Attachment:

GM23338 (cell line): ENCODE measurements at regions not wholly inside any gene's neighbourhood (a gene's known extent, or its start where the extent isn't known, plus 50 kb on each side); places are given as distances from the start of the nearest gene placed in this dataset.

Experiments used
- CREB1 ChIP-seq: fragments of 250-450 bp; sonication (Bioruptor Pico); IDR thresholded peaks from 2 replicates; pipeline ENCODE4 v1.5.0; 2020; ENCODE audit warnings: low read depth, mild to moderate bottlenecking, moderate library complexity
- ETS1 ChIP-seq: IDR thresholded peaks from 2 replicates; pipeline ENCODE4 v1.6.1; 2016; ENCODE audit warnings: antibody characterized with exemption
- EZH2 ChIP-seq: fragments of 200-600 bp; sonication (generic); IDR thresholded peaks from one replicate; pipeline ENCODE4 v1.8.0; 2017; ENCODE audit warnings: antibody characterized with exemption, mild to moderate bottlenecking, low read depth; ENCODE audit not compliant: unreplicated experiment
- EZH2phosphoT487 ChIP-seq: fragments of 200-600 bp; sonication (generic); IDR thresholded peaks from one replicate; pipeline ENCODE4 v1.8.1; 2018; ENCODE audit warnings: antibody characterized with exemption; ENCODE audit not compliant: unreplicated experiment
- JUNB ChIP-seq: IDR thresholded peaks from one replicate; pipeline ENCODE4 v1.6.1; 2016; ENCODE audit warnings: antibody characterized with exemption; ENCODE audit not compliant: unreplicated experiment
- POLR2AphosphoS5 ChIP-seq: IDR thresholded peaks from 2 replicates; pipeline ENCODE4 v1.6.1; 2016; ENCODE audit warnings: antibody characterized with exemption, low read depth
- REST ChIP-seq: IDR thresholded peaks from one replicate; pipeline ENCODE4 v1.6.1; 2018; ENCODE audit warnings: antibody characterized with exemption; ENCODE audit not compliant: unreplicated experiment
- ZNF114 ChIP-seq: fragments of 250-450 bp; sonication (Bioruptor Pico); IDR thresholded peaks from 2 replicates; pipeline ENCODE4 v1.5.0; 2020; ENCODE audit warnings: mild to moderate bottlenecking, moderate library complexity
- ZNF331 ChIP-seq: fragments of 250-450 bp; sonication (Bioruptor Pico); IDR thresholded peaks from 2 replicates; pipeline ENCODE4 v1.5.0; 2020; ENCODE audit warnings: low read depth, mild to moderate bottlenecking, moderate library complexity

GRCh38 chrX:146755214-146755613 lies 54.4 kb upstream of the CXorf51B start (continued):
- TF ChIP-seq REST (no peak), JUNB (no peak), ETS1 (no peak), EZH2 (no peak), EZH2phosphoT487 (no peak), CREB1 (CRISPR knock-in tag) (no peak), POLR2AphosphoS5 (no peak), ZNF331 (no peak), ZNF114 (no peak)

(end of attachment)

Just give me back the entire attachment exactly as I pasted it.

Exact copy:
GM23338 (cell line): ENCODE measurements at regions not wholly inside any gene's neighbourhood (a gene's known extent, or its start where the extent isn't known, plus 50 kb on each side); places are given as distances from the start of the nearest gene placed in this dataset.

Experiments used
- CREB1 ChIP-seq: fragments of 250-450 bp; sonication (Bioruptor Pico); IDR thresholded peaks from 2 replicates; pipeline ENCODE4 v1.5.0; 2020; ENCODE audit warnings: low read depth, mild to moderate bottlenecking, moderate library complexity
- ETS1 ChIP-seq: IDR thresholded peaks from 2 replicates; pipeline ENCODE4 v1.6.1; 2016; ENCODE audit warnings: antibody characterized with exemption
- EZH2 ChIP-seq: fragments of 200-600 bp; sonication (generic); IDR thresholded peaks from one replicate; pipeline ENCODE4 v1.8.0; 2017; ENCODE audit warnings: antibody characterized with exemption, mild to moderate bottlenecking, low read depth; ENCODE audit not compliant: unreplicated experiment
- EZH2phosphoT487 ChIP-seq: fragments of 200-600 bp; sonication (generic); IDR thresholded peaks from one replicate; pipeline ENCODE4 v1.8.1; 2018; ENCODE audit warnings: antibody characterized with exemption; ENCODE audit not compliant: unreplicated experiment
- JUNB ChIP-seq: IDR thresholded peaks from one replicate; pipeline ENCODE4 v1.6.1; 2016; ENCODE audit warnings: antibody characterized with exemption; ENCODE audit not compliant: unreplicated experiment
- POLR2AphosphoS5 ChIP-seq: IDR thresholded peaks from 2 replicates; pipeline ENCODE4 v1.6.1; 2016; ENCODE audit warnings: antibody characterized with exemption, low read depth
- REST ChIP-seq: IDR thresholded peaks from one replicate; pipeline ENCODE4 v1.6.1; 2018; ENCODE audit warnings: antibody characterized with exemption; ENCODE audit not compliant: unreplicated experiment
- ZNF114 ChIP-seq: fragments of 250-450 bp; sonication (Bioruptor Pico); IDR thresholded peaks from 2 replicates; pipeline ENCODE4 v1.5.0; 2020; ENCODE audit warnings: mild to moderate bottlenecking, moderate library complexity
- ZNF331 ChIP-seq: fragments of 250-450 bp; sonication (Bioruptor Pico); IDR thresholded peaks from 2 replicates; pipeline ENCODE4 v1.5.0; 2020; ENCODE audit warnings: low read depth, mild to moderate bottlenecking, moderate library complexity

GRCh38 chrX:146755214-146755613 lies 54.4 kb upstream of the CXorf51B start (continued):
- TF ChIP-seq REST (no peak), JUNB (no peak), ETS1 (no peak), EZH2 (no peak), EZH2phosphoT487 (no peak), CREB1 (CRISPR knock-in tag) (no peak), POLR2AphosphoS5 (no peak), ZNF331 (no peak), ZNF114 (no peak)